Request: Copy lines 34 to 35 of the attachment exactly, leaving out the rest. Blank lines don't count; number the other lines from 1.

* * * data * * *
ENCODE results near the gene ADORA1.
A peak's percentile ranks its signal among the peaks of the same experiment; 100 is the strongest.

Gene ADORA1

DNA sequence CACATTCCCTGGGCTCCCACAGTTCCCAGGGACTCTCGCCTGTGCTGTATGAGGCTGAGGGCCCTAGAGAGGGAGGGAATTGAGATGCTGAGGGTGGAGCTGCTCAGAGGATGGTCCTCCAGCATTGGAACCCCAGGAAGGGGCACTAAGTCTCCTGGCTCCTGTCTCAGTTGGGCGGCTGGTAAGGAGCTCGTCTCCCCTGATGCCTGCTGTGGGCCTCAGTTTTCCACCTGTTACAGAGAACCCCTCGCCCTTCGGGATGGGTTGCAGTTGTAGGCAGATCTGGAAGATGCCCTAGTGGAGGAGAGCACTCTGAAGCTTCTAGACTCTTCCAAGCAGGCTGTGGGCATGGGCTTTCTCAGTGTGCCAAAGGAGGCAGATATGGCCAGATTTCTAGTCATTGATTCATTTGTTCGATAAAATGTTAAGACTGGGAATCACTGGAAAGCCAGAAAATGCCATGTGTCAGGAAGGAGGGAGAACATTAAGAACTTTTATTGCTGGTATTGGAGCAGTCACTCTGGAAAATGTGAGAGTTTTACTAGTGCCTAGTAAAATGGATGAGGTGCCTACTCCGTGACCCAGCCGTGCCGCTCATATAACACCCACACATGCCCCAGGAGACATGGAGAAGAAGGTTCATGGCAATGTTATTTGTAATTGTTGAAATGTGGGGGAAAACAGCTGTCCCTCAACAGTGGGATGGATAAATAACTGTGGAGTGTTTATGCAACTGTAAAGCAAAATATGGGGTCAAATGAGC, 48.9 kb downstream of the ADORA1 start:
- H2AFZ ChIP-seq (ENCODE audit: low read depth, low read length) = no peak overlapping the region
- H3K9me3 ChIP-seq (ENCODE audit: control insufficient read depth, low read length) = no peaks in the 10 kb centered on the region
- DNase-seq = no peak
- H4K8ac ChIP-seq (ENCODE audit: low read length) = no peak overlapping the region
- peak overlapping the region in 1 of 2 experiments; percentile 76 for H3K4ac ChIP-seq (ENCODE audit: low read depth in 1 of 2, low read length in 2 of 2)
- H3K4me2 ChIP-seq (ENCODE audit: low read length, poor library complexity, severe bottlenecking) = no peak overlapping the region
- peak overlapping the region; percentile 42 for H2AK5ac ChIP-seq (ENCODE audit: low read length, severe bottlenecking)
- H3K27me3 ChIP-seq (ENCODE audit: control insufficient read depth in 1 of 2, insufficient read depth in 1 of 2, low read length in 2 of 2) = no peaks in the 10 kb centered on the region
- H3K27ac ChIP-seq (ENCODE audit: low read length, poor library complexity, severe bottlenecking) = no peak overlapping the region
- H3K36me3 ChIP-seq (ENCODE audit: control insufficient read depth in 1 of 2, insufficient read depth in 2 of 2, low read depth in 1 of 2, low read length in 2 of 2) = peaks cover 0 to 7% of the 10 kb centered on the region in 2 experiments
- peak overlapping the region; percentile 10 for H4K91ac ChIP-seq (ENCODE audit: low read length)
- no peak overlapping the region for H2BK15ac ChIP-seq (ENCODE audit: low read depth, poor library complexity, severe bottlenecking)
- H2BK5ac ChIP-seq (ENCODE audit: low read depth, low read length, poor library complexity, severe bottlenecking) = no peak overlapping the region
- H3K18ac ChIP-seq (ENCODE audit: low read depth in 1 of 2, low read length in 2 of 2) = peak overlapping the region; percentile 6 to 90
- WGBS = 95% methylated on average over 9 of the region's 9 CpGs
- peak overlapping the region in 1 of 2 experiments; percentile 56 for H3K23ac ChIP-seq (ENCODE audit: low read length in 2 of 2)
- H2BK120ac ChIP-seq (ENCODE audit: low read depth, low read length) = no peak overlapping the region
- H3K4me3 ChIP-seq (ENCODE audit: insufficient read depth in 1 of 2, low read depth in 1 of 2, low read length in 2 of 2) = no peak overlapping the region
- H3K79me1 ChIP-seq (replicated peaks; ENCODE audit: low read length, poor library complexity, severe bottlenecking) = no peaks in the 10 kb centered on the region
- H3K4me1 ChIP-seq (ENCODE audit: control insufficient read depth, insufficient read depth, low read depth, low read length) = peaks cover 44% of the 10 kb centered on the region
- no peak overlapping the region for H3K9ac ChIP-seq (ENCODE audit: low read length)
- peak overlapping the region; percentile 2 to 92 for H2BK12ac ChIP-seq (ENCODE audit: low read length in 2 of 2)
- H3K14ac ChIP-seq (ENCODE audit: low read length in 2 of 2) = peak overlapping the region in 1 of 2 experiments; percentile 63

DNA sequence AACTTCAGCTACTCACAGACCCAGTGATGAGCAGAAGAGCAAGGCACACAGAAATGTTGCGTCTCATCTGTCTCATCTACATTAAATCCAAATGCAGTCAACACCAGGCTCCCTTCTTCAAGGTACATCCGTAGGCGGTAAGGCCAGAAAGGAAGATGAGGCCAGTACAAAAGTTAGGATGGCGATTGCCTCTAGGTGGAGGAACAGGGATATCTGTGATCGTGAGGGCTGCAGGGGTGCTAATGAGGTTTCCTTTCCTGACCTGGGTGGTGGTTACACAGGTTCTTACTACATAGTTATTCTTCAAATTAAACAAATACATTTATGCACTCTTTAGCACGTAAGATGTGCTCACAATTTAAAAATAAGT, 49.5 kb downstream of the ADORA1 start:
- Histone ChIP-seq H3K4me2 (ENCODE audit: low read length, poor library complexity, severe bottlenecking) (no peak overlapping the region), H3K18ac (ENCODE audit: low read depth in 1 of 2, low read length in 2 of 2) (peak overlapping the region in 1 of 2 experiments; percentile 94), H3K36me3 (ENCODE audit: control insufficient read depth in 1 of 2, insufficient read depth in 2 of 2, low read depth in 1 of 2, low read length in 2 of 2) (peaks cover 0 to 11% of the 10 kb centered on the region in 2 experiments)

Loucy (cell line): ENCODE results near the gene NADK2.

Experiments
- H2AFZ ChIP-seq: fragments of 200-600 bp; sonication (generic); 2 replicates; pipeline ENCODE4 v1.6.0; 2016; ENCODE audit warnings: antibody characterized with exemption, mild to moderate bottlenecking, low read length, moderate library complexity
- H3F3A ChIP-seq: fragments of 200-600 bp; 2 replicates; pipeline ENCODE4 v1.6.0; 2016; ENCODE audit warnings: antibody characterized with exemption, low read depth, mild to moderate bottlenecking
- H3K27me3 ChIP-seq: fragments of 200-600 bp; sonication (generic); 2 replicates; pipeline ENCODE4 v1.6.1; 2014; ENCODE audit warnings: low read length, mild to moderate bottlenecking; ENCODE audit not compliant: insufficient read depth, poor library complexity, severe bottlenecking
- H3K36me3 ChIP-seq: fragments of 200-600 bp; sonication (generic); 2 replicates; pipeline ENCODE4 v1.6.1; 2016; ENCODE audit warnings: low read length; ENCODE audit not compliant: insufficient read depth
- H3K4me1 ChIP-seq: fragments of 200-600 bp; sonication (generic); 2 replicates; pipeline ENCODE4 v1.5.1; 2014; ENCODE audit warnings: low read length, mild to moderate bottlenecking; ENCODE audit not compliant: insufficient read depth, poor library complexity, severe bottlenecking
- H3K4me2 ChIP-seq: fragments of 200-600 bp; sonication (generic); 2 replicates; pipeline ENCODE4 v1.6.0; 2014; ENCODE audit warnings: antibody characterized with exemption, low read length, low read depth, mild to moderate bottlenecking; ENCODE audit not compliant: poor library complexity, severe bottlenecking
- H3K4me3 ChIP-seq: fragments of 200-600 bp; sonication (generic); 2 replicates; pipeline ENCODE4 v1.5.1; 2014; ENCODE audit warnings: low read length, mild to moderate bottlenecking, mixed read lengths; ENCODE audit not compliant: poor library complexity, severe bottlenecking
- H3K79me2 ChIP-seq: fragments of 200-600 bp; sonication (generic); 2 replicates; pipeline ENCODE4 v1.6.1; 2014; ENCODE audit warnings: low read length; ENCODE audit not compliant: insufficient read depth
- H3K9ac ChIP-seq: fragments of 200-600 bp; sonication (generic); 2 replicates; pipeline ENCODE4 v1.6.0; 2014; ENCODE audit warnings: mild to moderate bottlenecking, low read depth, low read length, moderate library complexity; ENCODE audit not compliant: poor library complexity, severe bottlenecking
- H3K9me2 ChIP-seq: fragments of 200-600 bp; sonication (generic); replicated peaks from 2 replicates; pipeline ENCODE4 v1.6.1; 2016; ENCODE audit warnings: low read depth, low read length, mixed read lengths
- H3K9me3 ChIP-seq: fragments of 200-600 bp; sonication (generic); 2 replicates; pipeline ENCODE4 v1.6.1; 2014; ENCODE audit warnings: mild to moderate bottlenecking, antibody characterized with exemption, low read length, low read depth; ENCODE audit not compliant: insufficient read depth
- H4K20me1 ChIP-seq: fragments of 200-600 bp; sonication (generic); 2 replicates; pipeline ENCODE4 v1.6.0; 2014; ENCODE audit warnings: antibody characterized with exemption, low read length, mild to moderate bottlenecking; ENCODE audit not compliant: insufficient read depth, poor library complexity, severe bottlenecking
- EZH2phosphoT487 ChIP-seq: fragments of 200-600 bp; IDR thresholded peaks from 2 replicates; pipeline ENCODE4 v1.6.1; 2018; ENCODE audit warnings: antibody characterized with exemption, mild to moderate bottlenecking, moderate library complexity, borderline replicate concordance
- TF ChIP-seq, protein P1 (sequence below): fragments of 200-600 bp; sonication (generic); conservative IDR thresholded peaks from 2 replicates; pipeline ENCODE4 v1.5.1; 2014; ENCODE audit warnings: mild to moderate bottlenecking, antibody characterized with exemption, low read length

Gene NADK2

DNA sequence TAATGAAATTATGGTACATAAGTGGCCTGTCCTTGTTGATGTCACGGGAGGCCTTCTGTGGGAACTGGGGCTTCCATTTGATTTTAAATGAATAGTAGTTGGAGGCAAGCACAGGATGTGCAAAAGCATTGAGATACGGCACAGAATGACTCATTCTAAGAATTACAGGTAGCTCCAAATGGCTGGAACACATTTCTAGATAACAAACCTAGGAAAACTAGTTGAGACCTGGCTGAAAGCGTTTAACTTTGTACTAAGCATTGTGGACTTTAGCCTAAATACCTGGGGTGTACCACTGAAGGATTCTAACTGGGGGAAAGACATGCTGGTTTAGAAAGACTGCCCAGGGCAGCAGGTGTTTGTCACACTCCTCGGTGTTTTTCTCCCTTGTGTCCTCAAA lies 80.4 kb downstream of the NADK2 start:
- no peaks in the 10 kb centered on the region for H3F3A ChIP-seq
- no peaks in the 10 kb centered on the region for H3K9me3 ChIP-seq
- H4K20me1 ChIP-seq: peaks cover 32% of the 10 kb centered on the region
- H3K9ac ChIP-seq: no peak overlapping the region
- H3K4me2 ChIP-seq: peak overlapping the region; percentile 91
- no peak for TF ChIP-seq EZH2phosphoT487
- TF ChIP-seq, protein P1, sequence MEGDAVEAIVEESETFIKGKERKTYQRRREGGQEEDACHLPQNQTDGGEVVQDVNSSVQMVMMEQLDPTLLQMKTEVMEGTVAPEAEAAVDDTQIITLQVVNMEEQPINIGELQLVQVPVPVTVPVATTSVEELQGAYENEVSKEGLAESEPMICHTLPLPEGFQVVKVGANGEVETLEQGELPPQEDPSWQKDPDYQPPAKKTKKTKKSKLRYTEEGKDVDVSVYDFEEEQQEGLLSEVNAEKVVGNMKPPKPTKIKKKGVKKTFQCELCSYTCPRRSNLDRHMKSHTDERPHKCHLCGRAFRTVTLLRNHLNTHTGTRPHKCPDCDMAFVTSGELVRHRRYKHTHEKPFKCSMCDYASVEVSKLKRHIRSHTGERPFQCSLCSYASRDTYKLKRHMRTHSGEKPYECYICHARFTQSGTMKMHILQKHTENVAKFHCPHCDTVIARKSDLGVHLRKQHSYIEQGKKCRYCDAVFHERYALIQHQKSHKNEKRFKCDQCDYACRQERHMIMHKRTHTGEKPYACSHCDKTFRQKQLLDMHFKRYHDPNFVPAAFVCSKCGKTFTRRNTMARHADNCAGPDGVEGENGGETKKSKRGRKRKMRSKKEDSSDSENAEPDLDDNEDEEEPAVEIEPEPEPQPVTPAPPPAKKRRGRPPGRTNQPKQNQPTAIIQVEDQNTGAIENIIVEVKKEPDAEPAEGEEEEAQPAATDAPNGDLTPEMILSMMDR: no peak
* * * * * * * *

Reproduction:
- H3K27me3 ChIP-seq: fragments of 200-600 bp; sonication (generic); 2 replicates; pipeline ENCODE4 v1.6.1; 2014; ENCODE audit warnings: low read length, mild to moderate bottlenecking; ENCODE audit not compliant: insufficient read depth, poor library complexity, severe bottlenecking
- H3K36me3 ChIP-seq: fragments of 200-600 bp; sonication (generic); 2 replicates; pipeline ENCODE4 v1.6.1; 2016; ENCODE audit warnings: low read length; ENCODE audit not compliant: insufficient read depth